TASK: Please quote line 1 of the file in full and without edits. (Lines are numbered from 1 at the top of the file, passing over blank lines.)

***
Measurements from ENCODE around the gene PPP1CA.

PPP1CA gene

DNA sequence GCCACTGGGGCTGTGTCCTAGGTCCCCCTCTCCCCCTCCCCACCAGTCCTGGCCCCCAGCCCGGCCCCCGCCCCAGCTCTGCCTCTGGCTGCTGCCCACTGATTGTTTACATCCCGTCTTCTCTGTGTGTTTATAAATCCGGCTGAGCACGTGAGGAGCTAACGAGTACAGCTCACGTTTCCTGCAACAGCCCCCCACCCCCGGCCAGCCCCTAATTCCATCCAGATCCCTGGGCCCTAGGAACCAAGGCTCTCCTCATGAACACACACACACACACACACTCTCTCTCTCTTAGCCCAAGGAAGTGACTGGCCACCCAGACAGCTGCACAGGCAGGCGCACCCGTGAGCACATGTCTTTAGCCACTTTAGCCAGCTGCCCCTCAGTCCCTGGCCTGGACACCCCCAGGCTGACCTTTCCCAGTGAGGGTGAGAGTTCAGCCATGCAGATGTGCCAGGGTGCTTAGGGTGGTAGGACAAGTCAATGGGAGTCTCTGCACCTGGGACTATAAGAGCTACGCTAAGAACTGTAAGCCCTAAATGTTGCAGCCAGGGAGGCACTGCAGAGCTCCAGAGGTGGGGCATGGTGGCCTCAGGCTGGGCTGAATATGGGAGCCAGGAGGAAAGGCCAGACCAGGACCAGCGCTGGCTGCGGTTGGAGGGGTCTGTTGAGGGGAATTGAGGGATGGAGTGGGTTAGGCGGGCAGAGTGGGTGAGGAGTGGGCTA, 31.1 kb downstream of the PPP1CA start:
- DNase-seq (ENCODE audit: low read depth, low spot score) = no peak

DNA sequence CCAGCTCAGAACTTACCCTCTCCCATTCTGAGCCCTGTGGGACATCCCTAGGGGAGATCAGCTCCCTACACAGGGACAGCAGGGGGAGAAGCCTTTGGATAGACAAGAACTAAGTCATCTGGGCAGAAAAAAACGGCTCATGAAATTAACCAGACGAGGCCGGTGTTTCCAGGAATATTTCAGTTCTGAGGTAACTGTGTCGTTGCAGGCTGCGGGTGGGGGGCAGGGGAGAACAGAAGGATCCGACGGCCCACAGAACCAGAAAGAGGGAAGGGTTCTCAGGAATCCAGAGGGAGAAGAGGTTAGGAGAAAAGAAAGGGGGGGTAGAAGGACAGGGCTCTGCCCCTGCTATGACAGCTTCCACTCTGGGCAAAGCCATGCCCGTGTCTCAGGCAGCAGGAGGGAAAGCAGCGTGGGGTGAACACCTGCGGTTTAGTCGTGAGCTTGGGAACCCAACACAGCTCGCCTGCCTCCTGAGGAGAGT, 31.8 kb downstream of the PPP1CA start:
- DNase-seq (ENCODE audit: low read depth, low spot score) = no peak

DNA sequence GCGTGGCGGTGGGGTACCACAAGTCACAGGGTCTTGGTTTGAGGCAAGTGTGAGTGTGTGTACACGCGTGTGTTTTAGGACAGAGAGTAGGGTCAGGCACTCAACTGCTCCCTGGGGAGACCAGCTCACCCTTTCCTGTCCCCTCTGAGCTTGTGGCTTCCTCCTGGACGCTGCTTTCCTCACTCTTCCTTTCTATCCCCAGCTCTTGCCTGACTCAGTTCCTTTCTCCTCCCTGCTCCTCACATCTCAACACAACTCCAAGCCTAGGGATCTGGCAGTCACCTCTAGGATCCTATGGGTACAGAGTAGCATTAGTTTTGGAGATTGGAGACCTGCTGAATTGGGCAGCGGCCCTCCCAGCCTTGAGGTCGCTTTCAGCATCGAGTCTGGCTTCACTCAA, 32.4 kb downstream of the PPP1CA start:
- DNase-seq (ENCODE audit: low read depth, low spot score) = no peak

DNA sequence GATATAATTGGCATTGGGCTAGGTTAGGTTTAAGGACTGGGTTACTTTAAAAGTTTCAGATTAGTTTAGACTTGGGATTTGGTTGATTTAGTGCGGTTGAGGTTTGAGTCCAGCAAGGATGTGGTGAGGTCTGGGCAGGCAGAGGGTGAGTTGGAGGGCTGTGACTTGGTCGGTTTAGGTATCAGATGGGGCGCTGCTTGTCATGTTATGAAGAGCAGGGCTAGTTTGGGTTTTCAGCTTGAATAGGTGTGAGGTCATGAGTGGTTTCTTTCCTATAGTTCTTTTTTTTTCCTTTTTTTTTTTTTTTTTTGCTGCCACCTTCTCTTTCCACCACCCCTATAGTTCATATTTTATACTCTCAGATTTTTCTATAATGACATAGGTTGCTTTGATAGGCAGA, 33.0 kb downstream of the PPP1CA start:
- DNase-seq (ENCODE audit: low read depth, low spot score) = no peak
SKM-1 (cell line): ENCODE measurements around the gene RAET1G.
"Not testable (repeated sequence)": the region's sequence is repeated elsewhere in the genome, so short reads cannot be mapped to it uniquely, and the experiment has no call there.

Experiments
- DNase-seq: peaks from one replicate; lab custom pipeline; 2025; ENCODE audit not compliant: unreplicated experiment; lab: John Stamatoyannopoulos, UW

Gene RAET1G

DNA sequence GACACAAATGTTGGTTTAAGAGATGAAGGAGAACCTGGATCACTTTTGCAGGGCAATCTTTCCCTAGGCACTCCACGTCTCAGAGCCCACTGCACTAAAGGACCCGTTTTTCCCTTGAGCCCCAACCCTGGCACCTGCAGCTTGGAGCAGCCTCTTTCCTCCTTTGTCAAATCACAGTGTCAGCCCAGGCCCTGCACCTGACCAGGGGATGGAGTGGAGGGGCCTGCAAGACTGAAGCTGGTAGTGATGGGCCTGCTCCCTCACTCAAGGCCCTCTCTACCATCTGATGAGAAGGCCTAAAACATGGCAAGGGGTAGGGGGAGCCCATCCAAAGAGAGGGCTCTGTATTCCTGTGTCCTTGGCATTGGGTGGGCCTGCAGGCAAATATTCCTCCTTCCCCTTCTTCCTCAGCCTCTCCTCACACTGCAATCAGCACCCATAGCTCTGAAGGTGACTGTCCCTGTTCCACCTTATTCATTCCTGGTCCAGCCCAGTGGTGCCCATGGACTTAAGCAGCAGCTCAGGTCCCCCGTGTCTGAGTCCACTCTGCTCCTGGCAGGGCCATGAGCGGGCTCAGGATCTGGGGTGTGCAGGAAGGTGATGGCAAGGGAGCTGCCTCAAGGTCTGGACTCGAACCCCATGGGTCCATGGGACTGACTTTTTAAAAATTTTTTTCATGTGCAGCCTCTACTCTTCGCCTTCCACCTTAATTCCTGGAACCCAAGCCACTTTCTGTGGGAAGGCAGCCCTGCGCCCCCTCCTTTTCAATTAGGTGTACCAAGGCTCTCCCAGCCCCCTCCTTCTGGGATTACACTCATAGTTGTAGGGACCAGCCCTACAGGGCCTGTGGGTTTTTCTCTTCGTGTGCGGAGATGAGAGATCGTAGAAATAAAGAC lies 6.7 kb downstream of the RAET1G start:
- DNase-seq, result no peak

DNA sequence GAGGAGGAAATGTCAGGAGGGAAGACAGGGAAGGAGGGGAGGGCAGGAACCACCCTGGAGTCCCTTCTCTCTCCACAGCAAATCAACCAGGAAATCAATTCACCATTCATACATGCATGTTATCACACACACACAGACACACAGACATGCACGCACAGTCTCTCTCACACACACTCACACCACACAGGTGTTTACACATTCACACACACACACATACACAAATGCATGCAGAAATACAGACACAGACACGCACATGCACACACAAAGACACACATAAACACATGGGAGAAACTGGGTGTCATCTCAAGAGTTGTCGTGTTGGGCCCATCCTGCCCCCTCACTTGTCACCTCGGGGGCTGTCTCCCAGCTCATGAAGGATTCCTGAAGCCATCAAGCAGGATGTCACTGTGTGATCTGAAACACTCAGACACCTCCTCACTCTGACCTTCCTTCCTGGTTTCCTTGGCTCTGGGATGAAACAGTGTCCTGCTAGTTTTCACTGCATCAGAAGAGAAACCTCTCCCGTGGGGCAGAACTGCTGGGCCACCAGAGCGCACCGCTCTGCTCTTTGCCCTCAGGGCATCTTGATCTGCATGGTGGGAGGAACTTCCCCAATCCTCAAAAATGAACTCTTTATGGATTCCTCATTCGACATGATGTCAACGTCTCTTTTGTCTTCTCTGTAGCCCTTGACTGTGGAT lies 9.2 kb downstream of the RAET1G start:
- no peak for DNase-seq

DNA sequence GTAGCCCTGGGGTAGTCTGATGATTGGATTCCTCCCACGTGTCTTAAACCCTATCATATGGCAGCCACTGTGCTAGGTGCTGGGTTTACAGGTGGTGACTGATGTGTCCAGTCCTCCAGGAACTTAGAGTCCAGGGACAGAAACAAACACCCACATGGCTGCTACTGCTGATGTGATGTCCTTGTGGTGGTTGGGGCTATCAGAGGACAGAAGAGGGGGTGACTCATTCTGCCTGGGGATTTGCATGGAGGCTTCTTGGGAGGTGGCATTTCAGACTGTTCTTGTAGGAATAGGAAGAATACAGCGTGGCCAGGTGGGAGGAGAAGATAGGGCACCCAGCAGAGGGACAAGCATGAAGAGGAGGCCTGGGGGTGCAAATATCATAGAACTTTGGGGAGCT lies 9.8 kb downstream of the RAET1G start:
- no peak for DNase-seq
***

Measurements from ENCODE around the gene PPP1CA.